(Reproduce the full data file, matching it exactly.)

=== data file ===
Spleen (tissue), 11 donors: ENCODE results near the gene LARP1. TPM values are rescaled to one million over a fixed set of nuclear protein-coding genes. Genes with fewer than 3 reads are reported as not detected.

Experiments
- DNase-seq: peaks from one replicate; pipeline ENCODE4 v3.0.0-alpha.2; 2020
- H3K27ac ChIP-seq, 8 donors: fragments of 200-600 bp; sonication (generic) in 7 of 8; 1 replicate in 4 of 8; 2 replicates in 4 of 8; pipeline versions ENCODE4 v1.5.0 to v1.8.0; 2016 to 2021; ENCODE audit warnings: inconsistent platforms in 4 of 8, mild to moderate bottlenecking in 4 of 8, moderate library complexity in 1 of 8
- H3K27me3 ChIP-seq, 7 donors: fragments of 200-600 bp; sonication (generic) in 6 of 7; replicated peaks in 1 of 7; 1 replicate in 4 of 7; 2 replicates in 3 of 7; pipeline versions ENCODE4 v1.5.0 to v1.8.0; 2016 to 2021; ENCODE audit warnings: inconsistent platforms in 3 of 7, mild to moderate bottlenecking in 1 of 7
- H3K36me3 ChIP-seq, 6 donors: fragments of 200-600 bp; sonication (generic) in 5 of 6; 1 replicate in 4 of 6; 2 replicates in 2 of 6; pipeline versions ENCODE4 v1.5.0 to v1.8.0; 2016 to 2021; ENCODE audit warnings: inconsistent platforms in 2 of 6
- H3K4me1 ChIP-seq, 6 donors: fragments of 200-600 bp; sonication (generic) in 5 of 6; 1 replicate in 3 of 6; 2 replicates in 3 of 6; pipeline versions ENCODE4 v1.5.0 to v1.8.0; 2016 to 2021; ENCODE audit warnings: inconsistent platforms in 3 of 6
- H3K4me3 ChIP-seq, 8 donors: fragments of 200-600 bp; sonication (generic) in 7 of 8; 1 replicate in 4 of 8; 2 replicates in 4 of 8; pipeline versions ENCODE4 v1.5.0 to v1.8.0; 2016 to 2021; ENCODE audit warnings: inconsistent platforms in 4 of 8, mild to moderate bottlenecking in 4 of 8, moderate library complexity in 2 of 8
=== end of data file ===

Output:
Spleen (tissue), 11 donors: ENCODE results near the gene LARP1. TPM values are rescaled to one million over a fixed set of nuclear protein-coding genes. Genes with fewer than 3 reads are reported as not detected.

Experiments
- DNase-seq: peaks from one replicate; pipeline ENCODE4 v3.0.0-alpha.2; 2020
- H3K27ac ChIP-seq, 8 donors: fragments of 200-600 bp; sonication (generic) in 7 of 8; 1 replicate in 4 of 8; 2 replicates in 4 of 8; pipeline versions ENCODE4 v1.5.0 to v1.8.0; 2016 to 2021; ENCODE audit warnings: inconsistent platforms in 4 of 8, mild to moderate bottlenecking in 4 of 8, moderate library complexity in 1 of 8
- H3K27me3 ChIP-seq, 7 donors: fragments of 200-600 bp; sonication (generic) in 6 of 7; replicated peaks in 1 of 7; 1 replicate in 4 of 7; 2 replicates in 3 of 7; pipeline versions ENCODE4 v1.5.0 to v1.8.0; 2016 to 2021; ENCODE audit warnings: inconsistent platforms in 3 of 7, mild to moderate bottlenecking in 1 of 7
- H3K36me3 ChIP-seq, 6 donors: fragments of 200-600 bp; sonication (generic) in 5 of 6; 1 replicate in 4 of 6; 2 replicates in 2 of 6; pipeline versions ENCODE4 v1.5.0 to v1.8.0; 2016 to 2021; ENCODE audit warnings: inconsistent platforms in 2 of 6
- H3K4me1 ChIP-seq, 6 donors: fragments of 200-600 bp; sonication (generic) in 5 of 6; 1 replicate in 3 of 6; 2 replicates in 3 of 6; pipeline versions ENCODE4 v1.5.0 to v1.8.0; 2016 to 2021; ENCODE audit warnings: inconsistent platforms in 3 of 6
- H3K4me3 ChIP-seq, 8 donors: fragments of 200-600 bp; sonication (generic) in 7 of 8; 1 replicate in 4 of 8; 2 replicates in 4 of 8; pipeline versions ENCODE4 v1.5.0 to v1.8.0; 2016 to 2021; ENCODE audit warnings: inconsistent platforms in 4 of 8, mild to moderate bottlenecking in 4 of 8, moderate library complexity in 2 of 8